30. Conjunctions connect words or parts of sentences—conjoin means to join together. Coordinating conjunctions (or matchmaking conjunctions): connect equal parts of sentences. In other words, they connect words to words, phrases to phrases, clauses to clauses. Conjunctions Written and Oral English-Language Convention Standard 1.0

  31. A clause contains a noun and a verb. • An independent clause contains a subject and a predicate and can stand as a sentence by itself.A dependent clause contains a verb and a noun but cannot stand as a sentence by itself. A phrase is a group of words that does not have a subject and a verb. Written and Oral English-Language Convention Standard 1.0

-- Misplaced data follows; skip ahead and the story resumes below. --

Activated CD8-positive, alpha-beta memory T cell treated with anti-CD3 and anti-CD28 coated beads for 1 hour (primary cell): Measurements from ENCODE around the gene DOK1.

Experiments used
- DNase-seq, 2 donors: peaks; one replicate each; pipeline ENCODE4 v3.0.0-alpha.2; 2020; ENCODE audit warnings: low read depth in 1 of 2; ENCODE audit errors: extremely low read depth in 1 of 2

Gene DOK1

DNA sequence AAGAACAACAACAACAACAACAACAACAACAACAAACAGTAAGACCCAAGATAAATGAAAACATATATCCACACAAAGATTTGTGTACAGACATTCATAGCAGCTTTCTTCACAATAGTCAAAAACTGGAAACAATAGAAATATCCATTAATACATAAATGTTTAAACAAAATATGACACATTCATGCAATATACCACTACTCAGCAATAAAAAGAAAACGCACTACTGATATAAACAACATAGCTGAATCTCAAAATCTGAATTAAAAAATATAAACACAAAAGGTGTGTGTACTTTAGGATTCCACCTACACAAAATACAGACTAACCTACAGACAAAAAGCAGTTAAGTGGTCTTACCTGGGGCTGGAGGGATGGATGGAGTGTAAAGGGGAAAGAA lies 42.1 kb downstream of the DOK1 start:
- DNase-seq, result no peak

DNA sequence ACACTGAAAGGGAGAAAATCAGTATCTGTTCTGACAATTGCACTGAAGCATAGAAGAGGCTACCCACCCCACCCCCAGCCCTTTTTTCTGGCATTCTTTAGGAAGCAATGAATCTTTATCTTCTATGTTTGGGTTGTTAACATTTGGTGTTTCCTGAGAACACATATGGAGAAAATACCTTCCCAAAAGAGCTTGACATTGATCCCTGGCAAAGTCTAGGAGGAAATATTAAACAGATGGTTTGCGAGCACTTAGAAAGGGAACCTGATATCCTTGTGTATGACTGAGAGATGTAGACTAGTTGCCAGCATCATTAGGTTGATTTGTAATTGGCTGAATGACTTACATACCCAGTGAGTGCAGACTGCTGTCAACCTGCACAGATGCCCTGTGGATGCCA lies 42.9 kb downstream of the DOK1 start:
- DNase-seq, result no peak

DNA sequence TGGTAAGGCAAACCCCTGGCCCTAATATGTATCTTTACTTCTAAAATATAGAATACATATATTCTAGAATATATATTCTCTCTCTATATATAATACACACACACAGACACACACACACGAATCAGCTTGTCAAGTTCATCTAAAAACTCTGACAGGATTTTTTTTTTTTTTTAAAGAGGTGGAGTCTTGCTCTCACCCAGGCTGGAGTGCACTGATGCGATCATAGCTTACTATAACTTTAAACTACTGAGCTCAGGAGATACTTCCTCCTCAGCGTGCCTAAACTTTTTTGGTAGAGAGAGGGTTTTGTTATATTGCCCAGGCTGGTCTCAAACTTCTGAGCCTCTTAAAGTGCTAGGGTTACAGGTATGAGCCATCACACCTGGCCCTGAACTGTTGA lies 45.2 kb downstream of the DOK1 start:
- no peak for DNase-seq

32. Correlative conjunctions (or seesaw conjunctions) also connect equal parts together (they are really a subcategory of match-making conjunctions). The difference is that seesaw conjunctions are really two conjunctions in one. Written and Oral English-Language Convention Standard 1.0

  33. Yes, we’re done, now! Written and Oral English-Language Convention Standard 1.0

  34. Things That Make Ya Go "Hmmm!" Subordinating Conjunctions Please copy the following info about subordinating conjunctions into your English notebook. Written and Oral English-Language Convention Standard 1.0

  35. Subordinating Conjunctions Subordinating conjunctions (or linking conjunctions) connect dependent, or subordinate, clauses with the independent or main, clause. The subordinate clauses act as nouns or as adverbs. Written and Oral English-Language Convention Standard 1.0